Firstly, since this study was conducted retrospectively using secondary data, data completeness could be an issue. Thus, some important socioeconomic and clinical data of the TB patients and health facility level data could be missed (not documented or TB register not contain information). However, maximum effort has been done to maintain the data quality standards including training of data collectors and supervisors, daily supervision, 10% data re-entry at the field, and data verification during data entry and analysis. Secondly, the use of secondary data in this retrospective study did not permit us to analyse patient socioeconomic (education, poverty, living condition) and health facility level factors (access and use) that may be associated with unsuccessful treatment outcomes.

The strengths of the study

We have provided useful information on the performance of TB program (case notification and treatment outcome, and factors associated with unsuccessful treatment outcomes) in seven refugee areas and 25 refugee camps over 4 year timespan in Ethiopia that will help to guide future TB control efforts in refugee camps.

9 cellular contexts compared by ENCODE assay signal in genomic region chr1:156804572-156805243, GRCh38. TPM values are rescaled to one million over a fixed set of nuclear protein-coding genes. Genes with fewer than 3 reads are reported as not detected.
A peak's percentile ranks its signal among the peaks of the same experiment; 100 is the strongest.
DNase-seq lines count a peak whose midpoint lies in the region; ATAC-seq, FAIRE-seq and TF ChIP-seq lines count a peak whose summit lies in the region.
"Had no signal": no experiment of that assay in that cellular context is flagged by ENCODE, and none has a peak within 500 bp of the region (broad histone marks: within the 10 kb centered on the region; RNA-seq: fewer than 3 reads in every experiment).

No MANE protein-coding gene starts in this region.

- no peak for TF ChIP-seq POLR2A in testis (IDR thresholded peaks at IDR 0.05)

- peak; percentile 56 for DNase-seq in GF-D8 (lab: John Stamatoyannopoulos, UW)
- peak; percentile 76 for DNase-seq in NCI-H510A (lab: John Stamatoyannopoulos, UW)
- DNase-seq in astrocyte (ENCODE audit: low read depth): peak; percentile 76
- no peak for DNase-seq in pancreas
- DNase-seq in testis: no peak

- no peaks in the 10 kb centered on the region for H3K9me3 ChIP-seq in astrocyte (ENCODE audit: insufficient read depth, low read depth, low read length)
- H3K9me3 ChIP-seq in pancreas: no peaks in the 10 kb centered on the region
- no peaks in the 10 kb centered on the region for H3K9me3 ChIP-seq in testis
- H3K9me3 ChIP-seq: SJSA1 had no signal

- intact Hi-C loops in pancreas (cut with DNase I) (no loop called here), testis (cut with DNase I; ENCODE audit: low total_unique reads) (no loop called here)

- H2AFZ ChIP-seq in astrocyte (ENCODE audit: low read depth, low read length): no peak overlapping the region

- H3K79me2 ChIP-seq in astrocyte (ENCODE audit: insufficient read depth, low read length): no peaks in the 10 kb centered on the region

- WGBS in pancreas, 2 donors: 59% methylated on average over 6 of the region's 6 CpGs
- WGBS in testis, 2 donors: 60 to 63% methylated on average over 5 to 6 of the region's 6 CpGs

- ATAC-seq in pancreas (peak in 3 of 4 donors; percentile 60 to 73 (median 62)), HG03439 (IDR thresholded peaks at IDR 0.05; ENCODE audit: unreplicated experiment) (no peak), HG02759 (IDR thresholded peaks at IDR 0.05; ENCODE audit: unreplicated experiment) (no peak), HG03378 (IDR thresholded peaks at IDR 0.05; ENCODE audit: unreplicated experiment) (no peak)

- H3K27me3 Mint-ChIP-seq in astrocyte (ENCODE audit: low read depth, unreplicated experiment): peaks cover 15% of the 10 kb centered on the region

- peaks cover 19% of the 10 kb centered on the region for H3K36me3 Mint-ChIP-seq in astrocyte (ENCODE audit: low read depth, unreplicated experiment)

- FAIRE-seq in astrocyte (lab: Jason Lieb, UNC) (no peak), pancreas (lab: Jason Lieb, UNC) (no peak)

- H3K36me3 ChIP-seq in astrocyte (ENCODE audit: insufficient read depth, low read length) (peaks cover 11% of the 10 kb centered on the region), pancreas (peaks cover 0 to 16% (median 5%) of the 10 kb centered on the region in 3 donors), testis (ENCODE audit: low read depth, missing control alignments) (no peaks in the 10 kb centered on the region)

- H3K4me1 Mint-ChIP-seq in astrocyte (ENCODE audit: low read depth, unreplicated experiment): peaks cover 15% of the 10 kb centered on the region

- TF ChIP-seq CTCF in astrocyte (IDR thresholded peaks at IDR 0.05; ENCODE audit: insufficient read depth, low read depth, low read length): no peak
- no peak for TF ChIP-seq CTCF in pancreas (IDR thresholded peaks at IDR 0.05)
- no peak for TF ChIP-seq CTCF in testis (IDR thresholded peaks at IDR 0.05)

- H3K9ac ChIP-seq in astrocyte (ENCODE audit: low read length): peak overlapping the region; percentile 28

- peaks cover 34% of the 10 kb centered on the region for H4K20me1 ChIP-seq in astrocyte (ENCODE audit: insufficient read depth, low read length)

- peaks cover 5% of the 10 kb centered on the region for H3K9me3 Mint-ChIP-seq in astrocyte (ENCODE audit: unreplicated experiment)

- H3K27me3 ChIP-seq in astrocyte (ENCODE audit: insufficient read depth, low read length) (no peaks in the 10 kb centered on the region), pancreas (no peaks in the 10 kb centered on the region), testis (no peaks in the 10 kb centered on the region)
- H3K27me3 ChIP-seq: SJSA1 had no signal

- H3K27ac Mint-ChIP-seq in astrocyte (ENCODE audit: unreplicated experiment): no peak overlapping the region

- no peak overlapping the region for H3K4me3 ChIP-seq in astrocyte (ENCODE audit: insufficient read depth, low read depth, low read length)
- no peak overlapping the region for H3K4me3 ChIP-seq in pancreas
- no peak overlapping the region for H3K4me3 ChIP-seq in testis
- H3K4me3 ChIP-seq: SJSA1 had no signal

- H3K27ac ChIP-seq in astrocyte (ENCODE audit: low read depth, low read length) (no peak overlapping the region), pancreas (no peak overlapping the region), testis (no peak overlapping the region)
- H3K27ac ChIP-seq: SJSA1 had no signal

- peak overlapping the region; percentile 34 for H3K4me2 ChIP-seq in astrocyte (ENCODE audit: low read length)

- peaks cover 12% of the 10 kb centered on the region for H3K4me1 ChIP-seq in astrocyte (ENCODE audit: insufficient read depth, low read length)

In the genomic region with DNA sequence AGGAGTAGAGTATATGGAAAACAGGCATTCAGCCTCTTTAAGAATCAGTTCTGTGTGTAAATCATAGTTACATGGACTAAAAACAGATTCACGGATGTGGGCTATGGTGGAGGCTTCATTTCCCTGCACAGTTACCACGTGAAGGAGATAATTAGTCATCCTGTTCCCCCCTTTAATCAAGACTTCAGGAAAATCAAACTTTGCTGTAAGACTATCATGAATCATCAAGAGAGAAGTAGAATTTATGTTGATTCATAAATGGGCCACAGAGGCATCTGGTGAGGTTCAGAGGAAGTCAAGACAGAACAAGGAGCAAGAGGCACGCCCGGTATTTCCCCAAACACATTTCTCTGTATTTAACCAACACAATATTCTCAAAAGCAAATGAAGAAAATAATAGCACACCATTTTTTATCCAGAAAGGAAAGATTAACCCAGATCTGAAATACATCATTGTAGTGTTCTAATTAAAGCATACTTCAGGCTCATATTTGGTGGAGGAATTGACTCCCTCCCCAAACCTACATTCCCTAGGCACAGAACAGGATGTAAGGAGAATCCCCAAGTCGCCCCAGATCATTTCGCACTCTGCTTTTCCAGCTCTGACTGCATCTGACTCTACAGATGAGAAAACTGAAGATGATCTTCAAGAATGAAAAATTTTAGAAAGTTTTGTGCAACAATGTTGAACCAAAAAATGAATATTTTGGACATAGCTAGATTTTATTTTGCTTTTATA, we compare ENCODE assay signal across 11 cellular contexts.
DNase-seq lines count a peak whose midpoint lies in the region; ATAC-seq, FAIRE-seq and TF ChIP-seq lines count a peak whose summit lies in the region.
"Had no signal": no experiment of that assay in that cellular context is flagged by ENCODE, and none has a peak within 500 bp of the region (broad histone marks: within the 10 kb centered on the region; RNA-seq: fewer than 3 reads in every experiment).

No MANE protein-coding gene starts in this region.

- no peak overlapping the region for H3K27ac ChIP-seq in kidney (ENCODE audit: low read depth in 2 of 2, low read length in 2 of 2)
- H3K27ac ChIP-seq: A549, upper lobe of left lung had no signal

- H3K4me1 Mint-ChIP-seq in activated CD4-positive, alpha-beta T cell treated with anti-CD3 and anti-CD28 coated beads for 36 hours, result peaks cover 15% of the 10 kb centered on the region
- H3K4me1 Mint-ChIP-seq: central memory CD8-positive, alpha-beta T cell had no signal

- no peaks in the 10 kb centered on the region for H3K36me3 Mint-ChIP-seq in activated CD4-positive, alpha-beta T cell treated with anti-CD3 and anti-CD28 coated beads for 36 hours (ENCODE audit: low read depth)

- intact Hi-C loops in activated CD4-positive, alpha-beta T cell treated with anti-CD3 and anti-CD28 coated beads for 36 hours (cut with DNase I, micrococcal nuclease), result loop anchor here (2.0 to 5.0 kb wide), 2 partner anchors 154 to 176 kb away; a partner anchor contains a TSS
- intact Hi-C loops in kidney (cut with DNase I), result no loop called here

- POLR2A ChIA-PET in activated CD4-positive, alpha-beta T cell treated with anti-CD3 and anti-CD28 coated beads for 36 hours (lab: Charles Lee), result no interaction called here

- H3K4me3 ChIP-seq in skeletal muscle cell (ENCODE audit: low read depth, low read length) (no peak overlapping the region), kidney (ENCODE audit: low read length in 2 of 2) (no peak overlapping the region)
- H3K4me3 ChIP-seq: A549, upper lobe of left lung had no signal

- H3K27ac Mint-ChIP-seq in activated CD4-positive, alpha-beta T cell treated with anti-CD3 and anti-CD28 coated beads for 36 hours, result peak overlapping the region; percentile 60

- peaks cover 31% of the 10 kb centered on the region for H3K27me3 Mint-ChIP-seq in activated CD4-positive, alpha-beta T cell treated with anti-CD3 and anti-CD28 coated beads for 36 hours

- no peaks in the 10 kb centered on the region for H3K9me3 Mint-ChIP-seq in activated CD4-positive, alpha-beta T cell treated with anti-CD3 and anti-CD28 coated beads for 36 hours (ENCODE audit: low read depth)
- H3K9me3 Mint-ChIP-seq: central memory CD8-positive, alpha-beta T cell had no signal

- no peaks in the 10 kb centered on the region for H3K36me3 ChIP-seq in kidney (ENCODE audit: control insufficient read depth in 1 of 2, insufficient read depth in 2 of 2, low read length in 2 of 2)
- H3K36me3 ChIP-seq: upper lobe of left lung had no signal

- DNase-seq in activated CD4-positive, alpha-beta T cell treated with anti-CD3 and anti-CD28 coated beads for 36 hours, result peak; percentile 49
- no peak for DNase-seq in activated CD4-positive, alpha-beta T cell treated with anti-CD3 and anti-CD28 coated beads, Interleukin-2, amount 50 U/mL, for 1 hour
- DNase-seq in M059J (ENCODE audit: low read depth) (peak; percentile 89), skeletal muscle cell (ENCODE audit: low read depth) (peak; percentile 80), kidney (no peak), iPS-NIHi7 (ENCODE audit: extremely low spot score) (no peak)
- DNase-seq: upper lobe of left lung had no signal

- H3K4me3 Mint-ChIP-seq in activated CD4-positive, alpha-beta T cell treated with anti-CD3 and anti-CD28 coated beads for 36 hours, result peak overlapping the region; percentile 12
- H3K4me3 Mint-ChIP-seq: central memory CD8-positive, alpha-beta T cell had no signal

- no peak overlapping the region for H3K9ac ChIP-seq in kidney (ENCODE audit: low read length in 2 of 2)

This study provided useful evidence which will help to improve the effectiveness of TB programs in the refugee camps. The number of notified TB cases, percentage of EPTB, and proportion of bacteriologically confirmed pulmonary new and relapse cases increased from 2014 to 2017. The contribution of children (< 15 years) to the total notified TB cases and to EPTB increased over the study period. Men and age groups 15–44 represented highest share of the notified TB cases. TB treatment success rate remained far lower below the global target (90%) and needs to be improved. The higher LTFU, not evaluated and died treatment outcomes can be improved by intensifying adherence education patient monitoring. Special socioeconomic support and close monitoring is recommended for TB patients who are at risk for unsuccessful treatment (pretreatment weight < 40 kg, > 45 years, and HIV infected). We recommend future study to investigate the reasons for lower treatment success, and increased trend in case notification, childhood TB and bacteriologically confirmed new and relapse.

Availability of data and materials

All data generated or analysed during this study are included in this published article.



Adjusted odds ratio


Antiretroviral treatment